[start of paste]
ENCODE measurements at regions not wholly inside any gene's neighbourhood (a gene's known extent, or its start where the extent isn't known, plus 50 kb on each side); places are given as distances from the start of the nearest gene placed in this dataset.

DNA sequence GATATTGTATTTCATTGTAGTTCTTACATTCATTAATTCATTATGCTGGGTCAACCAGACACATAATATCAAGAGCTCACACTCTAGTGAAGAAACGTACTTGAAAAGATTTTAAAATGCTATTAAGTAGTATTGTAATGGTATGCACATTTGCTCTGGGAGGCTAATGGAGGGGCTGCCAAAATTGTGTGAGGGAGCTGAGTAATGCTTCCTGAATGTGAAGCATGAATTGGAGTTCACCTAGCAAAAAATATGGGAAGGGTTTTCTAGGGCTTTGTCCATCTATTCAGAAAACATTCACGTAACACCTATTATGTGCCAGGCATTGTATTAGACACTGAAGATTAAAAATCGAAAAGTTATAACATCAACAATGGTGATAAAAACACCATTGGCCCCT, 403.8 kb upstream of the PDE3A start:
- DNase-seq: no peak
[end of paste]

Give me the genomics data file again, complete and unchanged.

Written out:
ENCODE measurements at regions not wholly inside any gene's neighbourhood (a gene's known extent, or its start where the extent isn't known, plus 50 kb on each side); places are given as distances from the start of the nearest gene placed in this dataset.

DNA sequence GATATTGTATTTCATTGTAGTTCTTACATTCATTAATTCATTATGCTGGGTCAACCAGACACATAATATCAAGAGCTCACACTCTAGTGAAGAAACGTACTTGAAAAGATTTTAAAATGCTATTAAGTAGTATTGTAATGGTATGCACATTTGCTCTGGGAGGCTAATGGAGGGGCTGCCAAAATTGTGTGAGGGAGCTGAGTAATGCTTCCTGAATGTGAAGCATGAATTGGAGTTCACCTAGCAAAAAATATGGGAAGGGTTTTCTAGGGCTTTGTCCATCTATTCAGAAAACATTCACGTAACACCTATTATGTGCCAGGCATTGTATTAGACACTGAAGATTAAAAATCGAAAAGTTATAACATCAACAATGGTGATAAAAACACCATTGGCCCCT, 403.8 kb upstream of the PDE3A start:
- DNase-seq: no peak